Insulinlike growth factor I receptors in rabbit gastrointestinal tract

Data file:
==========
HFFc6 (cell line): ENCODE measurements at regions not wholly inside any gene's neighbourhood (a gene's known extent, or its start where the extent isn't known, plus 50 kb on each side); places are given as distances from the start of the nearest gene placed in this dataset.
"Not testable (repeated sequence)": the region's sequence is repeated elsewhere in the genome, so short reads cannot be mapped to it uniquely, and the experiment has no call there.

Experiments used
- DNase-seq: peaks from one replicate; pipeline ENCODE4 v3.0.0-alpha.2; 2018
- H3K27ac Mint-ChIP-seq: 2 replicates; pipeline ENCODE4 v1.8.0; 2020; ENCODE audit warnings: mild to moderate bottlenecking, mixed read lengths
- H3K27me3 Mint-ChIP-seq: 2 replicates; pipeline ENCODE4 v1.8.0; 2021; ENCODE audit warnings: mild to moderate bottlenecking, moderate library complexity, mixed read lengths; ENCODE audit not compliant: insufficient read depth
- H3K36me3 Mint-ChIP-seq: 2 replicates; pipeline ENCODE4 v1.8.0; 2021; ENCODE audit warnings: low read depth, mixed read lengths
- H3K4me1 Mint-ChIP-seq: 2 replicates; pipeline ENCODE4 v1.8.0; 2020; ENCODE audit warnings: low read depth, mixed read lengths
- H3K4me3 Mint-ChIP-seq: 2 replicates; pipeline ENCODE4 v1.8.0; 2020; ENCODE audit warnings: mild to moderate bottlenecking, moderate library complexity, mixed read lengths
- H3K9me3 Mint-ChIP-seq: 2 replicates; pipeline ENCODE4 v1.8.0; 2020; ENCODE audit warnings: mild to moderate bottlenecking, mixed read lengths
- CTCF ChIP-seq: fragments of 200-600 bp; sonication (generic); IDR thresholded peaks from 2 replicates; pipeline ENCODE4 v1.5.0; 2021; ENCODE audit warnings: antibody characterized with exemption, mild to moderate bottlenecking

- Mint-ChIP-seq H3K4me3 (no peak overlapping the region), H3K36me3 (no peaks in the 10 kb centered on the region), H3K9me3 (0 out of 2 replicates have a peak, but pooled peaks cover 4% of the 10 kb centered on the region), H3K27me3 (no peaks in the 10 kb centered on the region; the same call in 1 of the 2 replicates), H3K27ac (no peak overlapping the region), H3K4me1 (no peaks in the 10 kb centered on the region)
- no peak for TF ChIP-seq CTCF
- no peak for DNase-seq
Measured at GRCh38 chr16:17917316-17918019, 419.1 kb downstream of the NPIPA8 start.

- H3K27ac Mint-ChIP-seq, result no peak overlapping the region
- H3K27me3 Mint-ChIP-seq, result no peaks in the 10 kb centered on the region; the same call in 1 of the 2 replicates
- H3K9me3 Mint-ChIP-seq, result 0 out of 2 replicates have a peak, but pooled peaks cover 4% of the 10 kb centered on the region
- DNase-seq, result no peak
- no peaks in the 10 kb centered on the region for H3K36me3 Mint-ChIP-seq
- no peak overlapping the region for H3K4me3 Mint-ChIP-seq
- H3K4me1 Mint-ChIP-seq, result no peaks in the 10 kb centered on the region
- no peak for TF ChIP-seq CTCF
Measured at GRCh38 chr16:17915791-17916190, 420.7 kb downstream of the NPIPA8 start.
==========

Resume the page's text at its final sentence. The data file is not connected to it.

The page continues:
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Insulinlike growth factor I is a potent mitogen with insulinlike metabolic effects. Insulinlike growth factor I is synthesized in the liver, intestine, and other organs. Insulinlike growth factor I receptors are widely distributed and structurally similar to insulin receptors. Frozen sections of rabbit gastrointestinal tract were incubated in buffer containing 40 pmol/L [125I]insulinlike growth factor I. Binding was saturable, temperature- and time-dependent, and reversible. Saturation binding experiments showed a single class of high-affinity receptors (Kd = 0.9 nmol/L, Bmax = 0.36 pmol/mg protein). The IC50s for insulinlike growth factor I and insulinlike growth factor II were 3 nmol/L and 90 nmol/L, respectively; whereas insulin at 1-3 mumol/L displaced 50% of specific binding. Autoradiography of insulinlike growth factor I binding demonstrated significant differences in receptor density in gastrointestinal smooth muscle, epithelium of the esophagus, stomach, small intestine, and colon. These results indicate that a single class of specific, high-affinity insulinlike growth factor I receptors were distributed in muscular and mucosal layers of the entire rabbit gastrointestinal tract. Insulinlike growth factor I is likely to be an important local mediator of intestinal growth and metabolism.
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